Photo courtesy: Kevin Kelleher & Emily Trinh
About Yiying Lu
Born in Shanghai China, educated in Sydney Australia and London UK, currently based in San Francisco, Yiying Lu is an award-winning artist, entrepreneur, educator. She was named one of the Fast Company’s Most Creative People in Business 2018, Microsoft’s “Top 10 Emerging Leader in Innovation”, and a “Shorty Awards” winner in Design. Yiying speaks internationally on Cross-Cultural Design, Creativity & Innovation in both English and Chinese Mandarin. She has been a bilingual speaker at global conferences such as TEDx Palo Alto, SXSW, Web Summit, RISE, GeekPark so on. In the last decade, she has created iconic art for brands from Disney to Microsoft, and built brands for hundreds of tech startups during her time as a creative director at 500 Startups. Yiying is also the artist behind the Dumpling Emoji and the “Twitter Fail Whale”. She was the first international creative collaborator at IDEO.
Five questions with Yiying
1. How did you get to where you are today?
My name is Yiying Lu, which means “Happy Creative Land”. “Yiying” (怡颖) means “happy & creative” in Chinese and “Lu” (陆) means “Land”, thanks to my grandfather. To this, I aim to bridge between East & West, unifying the duality between Art & Tech, Business & Humor, Work & Life – which coincidentally helps me live up to my name.
Connecting East & West: I was born and raised in Shanghai and lived there until I finished high school. Shanghai always has been a very multicultural place — it is a meeting point of both traditional & modern aspects; the fusion of East and West. Thus, my childhood memory consists of the abundance of Kentucky Fried Chicken, Cheetos, Shin Ramyun Noodle Soup and Japanese Manga (e.g. Saint Seiya, Crayon Shin-chan, Kenshiro: the Fist of the North Star, and Sailor Moon). The continued evolution of blending both Western and Chinese cultural elements in everyday life today coupled with my upbringing and experiences across 4 continents (Asia, Oceania, Europe and North America), to me, has rooted connecting the East and West deep into my DNA.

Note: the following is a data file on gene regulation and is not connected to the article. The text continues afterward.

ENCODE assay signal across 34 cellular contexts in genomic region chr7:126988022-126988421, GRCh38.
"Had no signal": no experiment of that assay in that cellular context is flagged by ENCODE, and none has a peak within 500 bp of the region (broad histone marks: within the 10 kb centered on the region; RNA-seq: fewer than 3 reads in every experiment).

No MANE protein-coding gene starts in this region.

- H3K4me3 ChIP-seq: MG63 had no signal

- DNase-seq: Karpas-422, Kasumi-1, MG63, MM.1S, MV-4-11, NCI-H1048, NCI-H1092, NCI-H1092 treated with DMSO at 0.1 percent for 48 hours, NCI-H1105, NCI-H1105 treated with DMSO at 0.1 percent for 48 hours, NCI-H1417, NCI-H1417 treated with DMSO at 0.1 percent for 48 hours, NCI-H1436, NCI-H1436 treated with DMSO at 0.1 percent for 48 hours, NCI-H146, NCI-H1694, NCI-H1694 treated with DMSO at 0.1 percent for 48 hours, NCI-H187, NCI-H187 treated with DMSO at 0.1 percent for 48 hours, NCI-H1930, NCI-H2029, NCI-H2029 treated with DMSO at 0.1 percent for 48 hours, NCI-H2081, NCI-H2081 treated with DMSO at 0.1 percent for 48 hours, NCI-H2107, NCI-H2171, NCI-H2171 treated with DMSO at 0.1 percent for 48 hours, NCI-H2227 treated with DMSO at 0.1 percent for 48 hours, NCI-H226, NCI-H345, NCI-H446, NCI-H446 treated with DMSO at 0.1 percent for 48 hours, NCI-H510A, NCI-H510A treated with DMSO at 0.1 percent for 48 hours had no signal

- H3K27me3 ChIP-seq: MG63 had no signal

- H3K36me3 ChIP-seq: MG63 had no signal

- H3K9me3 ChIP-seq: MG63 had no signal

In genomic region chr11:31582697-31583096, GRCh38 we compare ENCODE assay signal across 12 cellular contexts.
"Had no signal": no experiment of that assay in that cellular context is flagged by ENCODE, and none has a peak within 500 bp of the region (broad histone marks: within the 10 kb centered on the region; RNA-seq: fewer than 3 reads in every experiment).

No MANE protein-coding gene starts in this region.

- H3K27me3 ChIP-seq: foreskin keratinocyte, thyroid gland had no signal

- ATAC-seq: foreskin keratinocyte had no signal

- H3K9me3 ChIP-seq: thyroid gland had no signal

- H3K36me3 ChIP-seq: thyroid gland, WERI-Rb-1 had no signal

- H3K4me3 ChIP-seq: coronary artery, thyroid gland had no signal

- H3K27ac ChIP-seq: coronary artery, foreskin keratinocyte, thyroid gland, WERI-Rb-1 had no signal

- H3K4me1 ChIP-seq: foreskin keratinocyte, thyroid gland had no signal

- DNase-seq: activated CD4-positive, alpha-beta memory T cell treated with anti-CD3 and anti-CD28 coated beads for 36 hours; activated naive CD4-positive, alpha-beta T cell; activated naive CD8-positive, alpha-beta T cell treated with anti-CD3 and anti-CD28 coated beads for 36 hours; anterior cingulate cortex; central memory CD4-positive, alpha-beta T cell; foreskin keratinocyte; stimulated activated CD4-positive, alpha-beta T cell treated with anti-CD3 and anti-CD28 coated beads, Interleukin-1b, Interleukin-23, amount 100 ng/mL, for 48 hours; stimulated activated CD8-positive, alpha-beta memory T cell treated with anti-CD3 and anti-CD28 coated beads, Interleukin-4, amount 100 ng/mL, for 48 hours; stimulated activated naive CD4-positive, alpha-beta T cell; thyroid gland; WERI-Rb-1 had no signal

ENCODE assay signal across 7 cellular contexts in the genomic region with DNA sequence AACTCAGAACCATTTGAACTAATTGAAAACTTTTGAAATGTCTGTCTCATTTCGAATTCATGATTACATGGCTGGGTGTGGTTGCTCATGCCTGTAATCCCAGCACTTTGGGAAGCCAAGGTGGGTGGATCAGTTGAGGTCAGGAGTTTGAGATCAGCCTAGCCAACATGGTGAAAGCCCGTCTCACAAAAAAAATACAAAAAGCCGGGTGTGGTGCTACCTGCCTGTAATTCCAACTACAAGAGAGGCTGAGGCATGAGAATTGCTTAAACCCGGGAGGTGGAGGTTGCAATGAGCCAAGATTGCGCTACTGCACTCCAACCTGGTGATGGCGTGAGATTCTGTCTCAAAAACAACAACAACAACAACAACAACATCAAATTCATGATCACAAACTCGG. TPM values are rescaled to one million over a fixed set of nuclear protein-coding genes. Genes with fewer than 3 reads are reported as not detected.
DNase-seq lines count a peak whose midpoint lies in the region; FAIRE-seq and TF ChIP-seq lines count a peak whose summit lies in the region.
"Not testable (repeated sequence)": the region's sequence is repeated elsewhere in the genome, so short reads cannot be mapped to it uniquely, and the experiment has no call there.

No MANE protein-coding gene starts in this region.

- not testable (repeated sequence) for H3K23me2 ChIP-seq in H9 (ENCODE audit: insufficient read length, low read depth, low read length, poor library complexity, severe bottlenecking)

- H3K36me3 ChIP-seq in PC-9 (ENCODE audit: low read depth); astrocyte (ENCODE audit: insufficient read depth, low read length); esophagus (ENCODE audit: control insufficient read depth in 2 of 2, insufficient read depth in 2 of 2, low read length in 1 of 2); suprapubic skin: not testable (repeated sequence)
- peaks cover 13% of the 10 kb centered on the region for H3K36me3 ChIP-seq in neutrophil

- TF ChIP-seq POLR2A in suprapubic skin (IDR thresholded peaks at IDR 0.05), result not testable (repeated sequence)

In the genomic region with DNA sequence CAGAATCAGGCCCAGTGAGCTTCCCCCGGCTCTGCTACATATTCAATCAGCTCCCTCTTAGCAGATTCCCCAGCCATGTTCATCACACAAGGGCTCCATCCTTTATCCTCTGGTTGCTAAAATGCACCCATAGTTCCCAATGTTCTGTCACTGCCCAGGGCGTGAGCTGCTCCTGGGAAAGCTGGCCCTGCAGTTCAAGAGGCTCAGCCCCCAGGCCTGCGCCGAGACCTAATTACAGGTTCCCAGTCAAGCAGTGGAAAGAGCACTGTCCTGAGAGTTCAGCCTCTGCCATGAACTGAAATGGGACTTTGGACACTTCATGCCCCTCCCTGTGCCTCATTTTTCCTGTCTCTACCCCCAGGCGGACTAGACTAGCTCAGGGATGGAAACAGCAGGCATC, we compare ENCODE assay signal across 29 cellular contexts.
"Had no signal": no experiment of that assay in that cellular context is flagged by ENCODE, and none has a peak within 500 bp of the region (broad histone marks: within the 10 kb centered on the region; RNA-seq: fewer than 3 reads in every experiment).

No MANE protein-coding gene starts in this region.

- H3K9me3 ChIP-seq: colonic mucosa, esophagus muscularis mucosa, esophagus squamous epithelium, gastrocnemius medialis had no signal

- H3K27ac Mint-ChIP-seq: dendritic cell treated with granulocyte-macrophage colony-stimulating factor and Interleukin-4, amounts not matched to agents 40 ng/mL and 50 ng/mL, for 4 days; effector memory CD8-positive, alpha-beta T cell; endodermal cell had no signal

Connecting Art & Tech: Even though I am naturally drawn to arts and humanities, I graduated from one of the top technology high schools in Shanghai (because I had a bet with my friend in primary school, she challenged me because I sucked at math). What can I say, what doesn’t kill you makes you stronger. Then, I went to study as an international student at the University of Technology in Sydney, Australia and at Central Saint Martins – University of the Arts, London UK. Both the technological and artistic education I have received helped me to develop a more integrated approach towards everything I do, as I am both analytical and artistic, I am able to see things in different perspectives.
Connecting Work & Life: I created a lot of personal art pieces as a distraction from my university’s senior year thesis. One of my art pieces became the “Twitter Fail Whale,” which got featured in the New York Times, and earned me a “Shorty Award” winner in Design in 2009. This turned into an opportunity to build real-life friendships and business relationships that have lasted over a decade! Over the next few years, I found myself creating iconic brands and design campaigns globally with startups developed out of these introductions. Ultimately, I moved from Sydney to San Francisco to become a creative director at the global venture capital fund and accelerator 500 Startups in 2015. Over the last 10 years, I have created design and marketing campaigns to help startup companies generate millions in business value.